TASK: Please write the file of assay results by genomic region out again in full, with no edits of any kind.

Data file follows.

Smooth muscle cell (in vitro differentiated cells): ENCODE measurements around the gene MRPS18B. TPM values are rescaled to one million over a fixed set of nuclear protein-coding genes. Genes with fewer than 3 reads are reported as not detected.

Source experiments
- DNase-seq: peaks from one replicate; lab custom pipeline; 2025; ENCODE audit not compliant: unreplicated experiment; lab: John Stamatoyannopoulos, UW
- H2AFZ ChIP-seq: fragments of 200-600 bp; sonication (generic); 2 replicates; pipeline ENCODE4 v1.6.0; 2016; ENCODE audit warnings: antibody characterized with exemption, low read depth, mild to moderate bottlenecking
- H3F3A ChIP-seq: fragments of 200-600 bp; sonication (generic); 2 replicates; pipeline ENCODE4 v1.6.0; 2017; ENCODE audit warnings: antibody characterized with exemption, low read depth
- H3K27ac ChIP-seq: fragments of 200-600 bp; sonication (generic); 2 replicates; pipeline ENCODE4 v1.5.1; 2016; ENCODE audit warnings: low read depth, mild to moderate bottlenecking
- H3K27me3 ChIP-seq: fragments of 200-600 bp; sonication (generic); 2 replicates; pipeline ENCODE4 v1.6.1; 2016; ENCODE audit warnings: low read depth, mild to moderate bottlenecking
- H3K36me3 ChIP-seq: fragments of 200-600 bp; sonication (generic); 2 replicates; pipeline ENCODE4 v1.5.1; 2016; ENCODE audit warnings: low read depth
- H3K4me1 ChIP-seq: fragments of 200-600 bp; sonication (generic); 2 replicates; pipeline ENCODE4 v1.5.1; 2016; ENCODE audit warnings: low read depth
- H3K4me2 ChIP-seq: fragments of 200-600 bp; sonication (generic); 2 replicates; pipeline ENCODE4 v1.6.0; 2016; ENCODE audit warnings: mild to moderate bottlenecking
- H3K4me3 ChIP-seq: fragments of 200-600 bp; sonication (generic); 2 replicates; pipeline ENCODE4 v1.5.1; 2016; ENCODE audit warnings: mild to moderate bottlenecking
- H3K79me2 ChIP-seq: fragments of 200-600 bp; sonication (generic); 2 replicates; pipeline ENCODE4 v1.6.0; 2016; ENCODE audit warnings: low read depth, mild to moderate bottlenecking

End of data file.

Smooth muscle cell (in vitro differentiated cells): ENCODE measurements around the gene MRPS18B. TPM values are rescaled to one million over a fixed set of nuclear protein-coding genes. Genes with fewer than 3 reads are reported as not detected.

Source experiments
- DNase-seq: peaks from one replicate; lab custom pipeline; 2025; ENCODE audit not compliant: unreplicated experiment; lab: John Stamatoyannopoulos, UW
- H2AFZ ChIP-seq: fragments of 200-600 bp; sonication (generic); 2 replicates; pipeline ENCODE4 v1.6.0; 2016; ENCODE audit warnings: antibody characterized with exemption, low read depth, mild to moderate bottlenecking
- H3F3A ChIP-seq: fragments of 200-600 bp; sonication (generic); 2 replicates; pipeline ENCODE4 v1.6.0; 2017; ENCODE audit warnings: antibody characterized with exemption, low read depth
- H3K27ac ChIP-seq: fragments of 200-600 bp; sonication (generic); 2 replicates; pipeline ENCODE4 v1.5.1; 2016; ENCODE audit warnings: low read depth, mild to moderate bottlenecking
- H3K27me3 ChIP-seq: fragments of 200-600 bp; sonication (generic); 2 replicates; pipeline ENCODE4 v1.6.1; 2016; ENCODE audit warnings: low read depth, mild to moderate bottlenecking
- H3K36me3 ChIP-seq: fragments of 200-600 bp; sonication (generic); 2 replicates; pipeline ENCODE4 v1.5.1; 2016; ENCODE audit warnings: low read depth
- H3K4me1 ChIP-seq: fragments of 200-600 bp; sonication (generic); 2 replicates; pipeline ENCODE4 v1.5.1; 2016; ENCODE audit warnings: low read depth
- H3K4me2 ChIP-seq: fragments of 200-600 bp; sonication (generic); 2 replicates; pipeline ENCODE4 v1.6.0; 2016; ENCODE audit warnings: mild to moderate bottlenecking
- H3K4me3 ChIP-seq: fragments of 200-600 bp; sonication (generic); 2 replicates; pipeline ENCODE4 v1.5.1; 2016; ENCODE audit warnings: mild to moderate bottlenecking
- H3K79me2 ChIP-seq: fragments of 200-600 bp; sonication (generic); 2 replicates; pipeline ENCODE4 v1.6.0; 2016; ENCODE audit warnings: low read depth, mild to moderate bottlenecking